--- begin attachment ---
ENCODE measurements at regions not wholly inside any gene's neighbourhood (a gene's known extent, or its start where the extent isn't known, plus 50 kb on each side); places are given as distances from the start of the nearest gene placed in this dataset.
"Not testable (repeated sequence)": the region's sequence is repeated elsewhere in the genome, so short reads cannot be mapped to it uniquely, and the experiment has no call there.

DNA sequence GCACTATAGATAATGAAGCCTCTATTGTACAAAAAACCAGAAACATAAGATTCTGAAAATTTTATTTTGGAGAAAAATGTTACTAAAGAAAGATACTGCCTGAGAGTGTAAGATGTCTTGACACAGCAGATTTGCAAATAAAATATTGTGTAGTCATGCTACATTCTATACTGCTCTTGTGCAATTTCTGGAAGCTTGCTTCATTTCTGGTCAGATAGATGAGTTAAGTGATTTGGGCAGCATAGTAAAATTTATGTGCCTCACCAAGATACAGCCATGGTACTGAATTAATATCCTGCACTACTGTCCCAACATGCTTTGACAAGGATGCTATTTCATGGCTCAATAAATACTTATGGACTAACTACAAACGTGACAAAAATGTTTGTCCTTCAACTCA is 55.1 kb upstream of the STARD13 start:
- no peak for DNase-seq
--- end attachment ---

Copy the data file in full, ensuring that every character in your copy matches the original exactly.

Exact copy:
ENCODE measurements at regions not wholly inside any gene's neighbourhood (a gene's known extent, or its start where the extent isn't known, plus 50 kb on each side); places are given as distances from the start of the nearest gene placed in this dataset.
"Not testable (repeated sequence)": the region's sequence is repeated elsewhere in the genome, so short reads cannot be mapped to it uniquely, and the experiment has no call there.

DNA sequence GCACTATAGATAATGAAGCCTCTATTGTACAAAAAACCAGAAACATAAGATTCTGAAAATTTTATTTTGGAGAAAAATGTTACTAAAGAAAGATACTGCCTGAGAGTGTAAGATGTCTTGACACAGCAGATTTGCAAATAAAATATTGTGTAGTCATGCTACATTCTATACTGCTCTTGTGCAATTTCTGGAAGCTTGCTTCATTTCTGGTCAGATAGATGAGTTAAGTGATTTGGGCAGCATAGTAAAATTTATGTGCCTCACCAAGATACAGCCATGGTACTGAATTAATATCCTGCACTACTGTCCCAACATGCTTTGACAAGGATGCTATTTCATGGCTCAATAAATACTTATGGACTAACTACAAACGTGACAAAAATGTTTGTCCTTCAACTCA is 55.1 kb upstream of the STARD13 start:
- no peak for DNase-seq